Article

Variation in Mouse Basolateral Amygdala Volume is Associated With Differences in Stress Reactivity and Fear Learning

Section on Behavioral Science and Genetics, Laboratory for Integrative Neuroscience, National Institute on Alcohol Abuse and Alcoholism, NIH, Rockville, MD 20852-9411, USA.
Neuropsychopharmacology: official publication of the American College of Neuropsychopharmacology (Impact Factor: 7.05). 02/2008; 33(11):2595-604. DOI: 10.1038/sj.npp.1301665
Source: PubMed

ABSTRACT

A wealth of research identifies the amygdala as a key brain region mediating negative affect, and implicates amygdala dysfunction in the pathophysiology of anxiety disorders. Although there is a strong genetic component to anxiety disorders such as posttraumatic stress disorder (PTSD) there remains debate about whether abnormalities in amygdala function predispose to these disorders. In the present study, groups of C57BL/6 x DBA/2 (B x D) recombinant inbred strains of mice were selected for differences in volume of the basolateral amygdala complex (BLA). Strains with relatively small, medium, or large BLA volumes were compared for Pavlovian fear learning and memory, anxiety-related behaviors, depression-related behavior, and glucocorticoid responses to stress. Strains with relatively small BLA exhibited stronger conditioned fear responses to both auditory tone and contextual stimuli, as compared to groups with larger BLA. The small BLA group also showed significantly greater corticosterone responses to stress than the larger BLA groups. BLA volume did not predict clear differences in measures of anxiety-like behavior or depression-related behavior, other than greater locomotor inhibition to novelty in strains with smaller BLA. Neither striatal, hippocampal nor cerebellar volumes correlated significantly with any behavioral measure. The present data demonstrate a phenotype of enhanced fear conditioning and exaggerated glucocorticoid responses to stress associated with small BLA volume. This profile is reminiscent of the increased fear processing and stress reactivity that is associated with amygdala excitability and reduced amygdala volume in humans carrying loss of function polymorphisms in the serotonin transporter and monoamine oxidase A genes. Our study provides a unique example of how natural variation in amygdala volume associates with specific fear- and stress-related phenotypes in rodents, and further supports the role of amygdala dysfunction in anxiety disorders such as PTSD.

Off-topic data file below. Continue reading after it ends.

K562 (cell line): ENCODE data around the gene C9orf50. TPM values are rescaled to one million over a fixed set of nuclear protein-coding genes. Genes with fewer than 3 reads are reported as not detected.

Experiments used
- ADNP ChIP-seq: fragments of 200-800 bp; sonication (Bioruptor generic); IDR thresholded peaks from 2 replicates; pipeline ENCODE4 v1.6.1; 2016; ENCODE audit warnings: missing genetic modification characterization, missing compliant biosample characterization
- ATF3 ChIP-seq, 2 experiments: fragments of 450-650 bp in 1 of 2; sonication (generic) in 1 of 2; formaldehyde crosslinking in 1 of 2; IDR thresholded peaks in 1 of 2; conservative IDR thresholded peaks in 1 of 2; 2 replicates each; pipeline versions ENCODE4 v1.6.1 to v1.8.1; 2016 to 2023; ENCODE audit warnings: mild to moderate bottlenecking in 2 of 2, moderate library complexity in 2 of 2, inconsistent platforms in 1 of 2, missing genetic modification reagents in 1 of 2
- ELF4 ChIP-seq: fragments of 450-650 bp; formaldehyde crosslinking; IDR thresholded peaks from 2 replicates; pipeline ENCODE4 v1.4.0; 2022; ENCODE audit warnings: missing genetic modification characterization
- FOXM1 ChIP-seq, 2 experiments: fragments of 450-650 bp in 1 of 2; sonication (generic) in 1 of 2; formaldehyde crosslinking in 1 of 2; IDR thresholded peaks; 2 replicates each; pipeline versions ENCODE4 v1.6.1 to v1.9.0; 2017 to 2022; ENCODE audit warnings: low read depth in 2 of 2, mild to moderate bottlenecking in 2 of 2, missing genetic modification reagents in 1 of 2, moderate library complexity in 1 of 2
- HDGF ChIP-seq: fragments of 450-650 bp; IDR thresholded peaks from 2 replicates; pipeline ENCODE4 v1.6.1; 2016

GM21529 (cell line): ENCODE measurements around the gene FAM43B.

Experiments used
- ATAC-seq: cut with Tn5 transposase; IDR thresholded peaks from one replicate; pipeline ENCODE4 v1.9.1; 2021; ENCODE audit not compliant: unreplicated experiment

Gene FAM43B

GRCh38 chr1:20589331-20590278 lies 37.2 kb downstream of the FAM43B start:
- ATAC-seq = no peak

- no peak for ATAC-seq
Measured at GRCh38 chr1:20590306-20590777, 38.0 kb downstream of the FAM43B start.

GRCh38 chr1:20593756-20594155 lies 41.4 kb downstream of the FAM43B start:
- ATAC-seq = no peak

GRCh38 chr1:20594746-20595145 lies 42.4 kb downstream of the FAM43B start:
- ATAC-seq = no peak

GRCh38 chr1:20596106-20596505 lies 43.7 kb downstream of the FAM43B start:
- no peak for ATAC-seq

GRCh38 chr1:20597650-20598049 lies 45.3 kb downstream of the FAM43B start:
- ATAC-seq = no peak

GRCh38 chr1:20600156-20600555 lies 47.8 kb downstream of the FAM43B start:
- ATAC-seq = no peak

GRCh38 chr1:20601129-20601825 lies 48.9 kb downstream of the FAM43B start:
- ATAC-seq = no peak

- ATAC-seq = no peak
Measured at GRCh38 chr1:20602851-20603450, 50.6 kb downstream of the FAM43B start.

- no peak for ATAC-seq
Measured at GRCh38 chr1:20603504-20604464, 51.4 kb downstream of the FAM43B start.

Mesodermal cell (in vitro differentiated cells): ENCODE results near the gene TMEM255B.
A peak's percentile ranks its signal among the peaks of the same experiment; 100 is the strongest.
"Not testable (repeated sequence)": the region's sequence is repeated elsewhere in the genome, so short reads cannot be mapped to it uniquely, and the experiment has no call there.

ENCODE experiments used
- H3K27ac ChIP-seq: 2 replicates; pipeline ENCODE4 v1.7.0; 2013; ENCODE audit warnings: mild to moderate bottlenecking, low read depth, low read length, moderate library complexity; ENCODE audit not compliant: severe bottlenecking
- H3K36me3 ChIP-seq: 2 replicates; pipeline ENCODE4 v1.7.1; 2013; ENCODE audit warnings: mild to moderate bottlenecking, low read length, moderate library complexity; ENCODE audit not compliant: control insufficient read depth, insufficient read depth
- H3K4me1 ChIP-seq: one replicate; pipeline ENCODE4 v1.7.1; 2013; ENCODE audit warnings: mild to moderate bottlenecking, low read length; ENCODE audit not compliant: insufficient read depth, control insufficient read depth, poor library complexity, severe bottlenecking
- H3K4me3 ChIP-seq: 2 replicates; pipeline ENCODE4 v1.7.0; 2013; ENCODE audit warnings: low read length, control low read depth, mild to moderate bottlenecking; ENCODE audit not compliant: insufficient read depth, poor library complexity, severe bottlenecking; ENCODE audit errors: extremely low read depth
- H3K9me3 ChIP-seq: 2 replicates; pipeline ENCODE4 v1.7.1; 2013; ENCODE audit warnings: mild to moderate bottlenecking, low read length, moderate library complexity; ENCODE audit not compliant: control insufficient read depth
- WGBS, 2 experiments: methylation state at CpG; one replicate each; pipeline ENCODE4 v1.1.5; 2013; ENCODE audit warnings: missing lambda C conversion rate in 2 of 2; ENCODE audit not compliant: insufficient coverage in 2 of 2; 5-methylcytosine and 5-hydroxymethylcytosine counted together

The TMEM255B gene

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Available from: Robert W Williams, Jul 02, 2014
    • "Relevant brain regions include the amygdala, where information about the conditioned stimulus (CS) and unconditioned stimulus (US) converges to facilitate fear acquisition; the hippocampus and ventromedial prefrontal cortex (vmPFC), which support extinction learning and retrieval; and the dorsal anterior cingulate cortex (dACC), which is involved in fear expression. Morphology of these regions relates to individual differences in fear acquisition and extinction; amygdala volume is negatively associated with fear acquisition in rodents and human adults (Hartley et al, 2011; Yang et al, 2008). dACC thickness is associated with enhanced fear acquisition (Milad et al, 2007), whereas vmPFC thickness is associated with retention of extinction learning in humans (Hartley et al, 2011; Milad et al, 2005). "
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    ABSTRACT: Alterations in learning processes and the neural circuitry that supports fear conditioning and extinction represent mechanisms through which trauma exposure might influence risk for psychopathology. Few studies examine how trauma or neural structure relates to fear conditioning in children. Children (n=94) aged 6-18 years, 40.4% (n=38) with exposure to maltreatment (physical abuse, sexual abuse, or domestic violence), completed a fear conditioning paradigm utilizing blue and yellow bells as conditioned stimuli (CS+/CS-) and an aversive alarm noise as the unconditioned stimulus. Skin conductance responses (SCR) and self-reported fear were acquired. Magnetic resonance imaging data were acquired from 60 children. Children without maltreatment exposure exhibited strong differential conditioning to the CS+ versus CS-, based on SCR and self-reported fear. In contrast, maltreated children exhibited blunted SCR to the CS+ and failed to exhibit differential SCR to the CS+ versus CS- during early conditioning. Amygdala and hippocampal volume were reduced among children with maltreatment exposure and were negatively associated with SCR to the CS+ during early conditioning in the total sample, although these associations were negative only among non-maltreated children and were positive among maltreated children. The association of maltreatment with externalizing psychopathology was mediated by this perturbed pattern of fear conditioning. Child maltreatment is associated with failure to discriminate between threat and safety cues during fear conditioning in children. Poor threat-safety discrimination might reflect either enhanced fear generalization or a deficit in associative learning, which may in turn represent a central mechanism underlying the development of maltreatment-related externalizing psychopathology in children.Neuropsychopharmacology accepted article preview online, 18 December 2015. doi:10.1038/npp.2015.365.